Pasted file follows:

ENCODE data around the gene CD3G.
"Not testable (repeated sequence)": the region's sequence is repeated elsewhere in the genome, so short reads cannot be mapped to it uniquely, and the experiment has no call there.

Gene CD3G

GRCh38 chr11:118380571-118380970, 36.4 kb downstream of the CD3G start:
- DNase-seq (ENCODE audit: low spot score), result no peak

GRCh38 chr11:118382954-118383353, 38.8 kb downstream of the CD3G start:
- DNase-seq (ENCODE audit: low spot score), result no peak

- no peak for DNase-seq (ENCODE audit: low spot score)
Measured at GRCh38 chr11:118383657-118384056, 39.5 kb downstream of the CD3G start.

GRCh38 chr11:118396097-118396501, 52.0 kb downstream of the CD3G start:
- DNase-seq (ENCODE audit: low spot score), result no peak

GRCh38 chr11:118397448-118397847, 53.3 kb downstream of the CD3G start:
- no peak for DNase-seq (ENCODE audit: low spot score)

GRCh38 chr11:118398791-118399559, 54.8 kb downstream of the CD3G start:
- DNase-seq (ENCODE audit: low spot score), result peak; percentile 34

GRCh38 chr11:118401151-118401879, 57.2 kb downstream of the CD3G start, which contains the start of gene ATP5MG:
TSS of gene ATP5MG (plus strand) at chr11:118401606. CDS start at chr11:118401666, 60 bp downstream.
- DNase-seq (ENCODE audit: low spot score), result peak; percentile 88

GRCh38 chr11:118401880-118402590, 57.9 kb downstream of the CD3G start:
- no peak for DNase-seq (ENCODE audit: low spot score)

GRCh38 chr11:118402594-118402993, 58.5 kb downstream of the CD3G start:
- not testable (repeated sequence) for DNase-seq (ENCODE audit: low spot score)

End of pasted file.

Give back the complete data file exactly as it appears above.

ENCODE data around the gene CD3G.
"Not testable (repeated sequence)": the region's sequence is repeated elsewhere in the genome, so short reads cannot be mapped to it uniquely, and the experiment has no call there.

Gene CD3G

GRCh38 chr11:118380571-118380970, 36.4 kb downstream of the CD3G start:
- DNase-seq (ENCODE audit: low spot score), result no peak

GRCh38 chr11:118382954-118383353, 38.8 kb downstream of the CD3G start:
- DNase-seq (ENCODE audit: low spot score), result no peak

- no peak for DNase-seq (ENCODE audit: low spot score)
Measured at GRCh38 chr11:118383657-118384056, 39.5 kb downstream of the CD3G start.

GRCh38 chr11:118396097-118396501, 52.0 kb downstream of the CD3G start:
- DNase-seq (ENCODE audit: low spot score), result no peak

GRCh38 chr11:118397448-118397847, 53.3 kb downstream of the CD3G start:
- no peak for DNase-seq (ENCODE audit: low spot score)

GRCh38 chr11:118398791-118399559, 54.8 kb downstream of the CD3G start:
- DNase-seq (ENCODE audit: low spot score), result peak; percentile 34

GRCh38 chr11:118401151-118401879, 57.2 kb downstream of the CD3G start, which contains the start of gene ATP5MG:
TSS of gene ATP5MG (plus strand) at chr11:118401606. CDS start at chr11:118401666, 60 bp downstream.
- DNase-seq (ENCODE audit: low spot score), result peak; percentile 88

GRCh38 chr11:118401880-118402590, 57.9 kb downstream of the CD3G start:
- no peak for DNase-seq (ENCODE audit: low spot score)

GRCh38 chr11:118402594-118402993, 58.5 kb downstream of the CD3G start:
- not testable (repeated sequence) for DNase-seq (ENCODE audit: low spot score)